Article 1 - Published to CIPS Fellows, October 2013
What do you think our key stakeholders really want from their Procurement function? A short article - keen to understand hear your comments and observations...
Over recent years I’ve noticed some evolving themes about what our key stakeholders want from us. It also strikes me that as we enter a nascent recovery, now is an opportune time for Procurement to make the most of the opportunity and offer something more to our businesses. What are your comments and observations?
We all spend our time in Procurement performing to our ever evolving professional staples; processes which quality assure our work, create savings and protect the business. Most likely, our bosses will suggest that’s “what they pay us for”; others might suggest we’re just “covering our backsides”, or worse! With the blurring of boundaries between functions in business today, other executives don’t want know about our internal processes; they want know what we can do to help the business grow profitably.
We’ve all worked the routine numerous times. We’ve segmented the supplier base, we’ve done our supplier preferencing and our Porters five forces; we’ve even got fully resourced Category team. We’ve built a 74-step Procurement process, and we’re using the latest World Class eProcurement tools! The business is protected with supply chain contingencies in place; so if some unpronouncable volcano erupts, we’re ready! Price benchmarks are performed every lunchtime and demonstrate what a great job our buyers are doing. We’re running e-Auctions left right and centre, and even the contracts cupboard is clearly labeled in a fire protected safe!
However, one suspects that our stakeholders remain unimpressed. The challenge for Procurement today is to move past all these “hygiene factors” as others might call them. They’ll recognize the value we provide in Savings, Risk protection, and Cost Avoidance…and we might even get a seat at the table. If we want to be recognized as valued contributors we need to do something more.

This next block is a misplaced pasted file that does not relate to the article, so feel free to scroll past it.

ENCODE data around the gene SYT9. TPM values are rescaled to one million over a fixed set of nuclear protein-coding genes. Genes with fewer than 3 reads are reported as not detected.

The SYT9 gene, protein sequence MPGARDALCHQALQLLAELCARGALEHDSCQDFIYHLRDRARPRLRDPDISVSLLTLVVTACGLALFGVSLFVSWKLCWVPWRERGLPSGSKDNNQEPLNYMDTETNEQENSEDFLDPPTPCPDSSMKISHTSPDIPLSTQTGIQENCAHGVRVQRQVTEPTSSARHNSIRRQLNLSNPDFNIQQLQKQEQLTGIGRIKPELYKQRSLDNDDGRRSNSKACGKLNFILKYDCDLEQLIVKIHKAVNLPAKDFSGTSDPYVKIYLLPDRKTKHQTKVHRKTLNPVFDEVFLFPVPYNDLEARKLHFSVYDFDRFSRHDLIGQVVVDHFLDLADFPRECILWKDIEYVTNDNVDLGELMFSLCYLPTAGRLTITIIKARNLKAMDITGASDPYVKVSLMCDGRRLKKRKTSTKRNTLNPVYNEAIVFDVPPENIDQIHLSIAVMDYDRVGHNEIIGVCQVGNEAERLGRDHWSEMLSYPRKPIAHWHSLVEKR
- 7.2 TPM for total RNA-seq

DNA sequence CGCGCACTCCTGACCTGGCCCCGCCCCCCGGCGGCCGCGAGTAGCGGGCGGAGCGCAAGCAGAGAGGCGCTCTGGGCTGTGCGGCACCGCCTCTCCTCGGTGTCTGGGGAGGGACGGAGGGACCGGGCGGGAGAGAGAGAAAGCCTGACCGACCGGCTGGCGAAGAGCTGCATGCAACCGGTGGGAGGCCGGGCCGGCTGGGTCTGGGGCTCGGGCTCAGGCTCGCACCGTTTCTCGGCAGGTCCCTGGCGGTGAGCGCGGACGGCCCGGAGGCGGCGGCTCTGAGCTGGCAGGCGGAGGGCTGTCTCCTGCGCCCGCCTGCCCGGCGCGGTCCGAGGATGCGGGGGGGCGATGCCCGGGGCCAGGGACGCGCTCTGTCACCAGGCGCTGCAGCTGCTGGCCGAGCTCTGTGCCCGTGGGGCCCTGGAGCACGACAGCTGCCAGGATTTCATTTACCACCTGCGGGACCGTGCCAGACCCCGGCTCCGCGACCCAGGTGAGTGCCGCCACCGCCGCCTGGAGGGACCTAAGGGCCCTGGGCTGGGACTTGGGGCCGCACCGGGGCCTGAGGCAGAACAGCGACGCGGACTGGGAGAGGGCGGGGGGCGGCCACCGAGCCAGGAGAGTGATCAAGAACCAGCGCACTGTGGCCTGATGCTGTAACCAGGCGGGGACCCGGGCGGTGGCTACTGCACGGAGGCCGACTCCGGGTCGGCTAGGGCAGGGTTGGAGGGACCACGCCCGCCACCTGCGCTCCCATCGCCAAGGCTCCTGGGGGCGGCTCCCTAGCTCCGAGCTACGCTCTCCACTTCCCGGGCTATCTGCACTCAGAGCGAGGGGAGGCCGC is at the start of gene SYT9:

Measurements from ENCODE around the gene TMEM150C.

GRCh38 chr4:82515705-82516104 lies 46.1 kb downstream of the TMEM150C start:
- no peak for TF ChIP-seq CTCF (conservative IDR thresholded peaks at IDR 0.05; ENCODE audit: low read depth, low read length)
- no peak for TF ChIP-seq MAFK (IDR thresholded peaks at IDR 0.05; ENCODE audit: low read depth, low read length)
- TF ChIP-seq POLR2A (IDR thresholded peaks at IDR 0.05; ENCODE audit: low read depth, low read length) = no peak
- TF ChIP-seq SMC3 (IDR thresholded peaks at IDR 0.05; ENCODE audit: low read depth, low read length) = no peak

We need to help enable profitable growth – primarily for our employer, and by extension, for our suppliers.
To do this we need to ensure we perform two key tasks. We must:-
• engage closely with our stakeholders, and,
• communicate our business needs with the external market.
Firstly, we must work closely with our colleagues to understand our business’ and internal customers strategies, direction, and day to day challenges. We should treat this like the new “first rule of purchasing”! This means being part of the management team, focusing on the outcomes and problems our Operational, Finance, Sales and Marketing teams need addressed. We need to take these issues to the supply base and determine focused actions to achieve these outcomes. Which brings me to the second task, communicating with the market.
We need to communicate the aims and outcomes our business needs to achieve with the marketplace. In other words, select and collaborate with the best suppliers; those whose own objectives align to ours. We need clear conversations with our suppliers about our business objectives and their own, without which all collaborations will fail. Suppliers have more than one market to support and it’s for us ensure we get a level of involvement our businesses require.
Working in true partnership with our key suppliers (not the clichéd “partnership” of business speak, which often leaves suppliers worse off!) to help their businesses grow, driving cost out, bringing new products and services, and sharing the benefits equitably. This may be through ensuring suppliers bring their best ideas and innovation to our business first, or by bringing their workers knowledge of how to take cost out of an activity.
If we do these two things, then we’ll be able to respond to our colleagues needs, solve their problems and most importantly, improve our company returns. Through helping our business and our suppliers to grow, we’ll also be doing our part in pulling our country out of this recession and into steady, healthy, profitable, growth!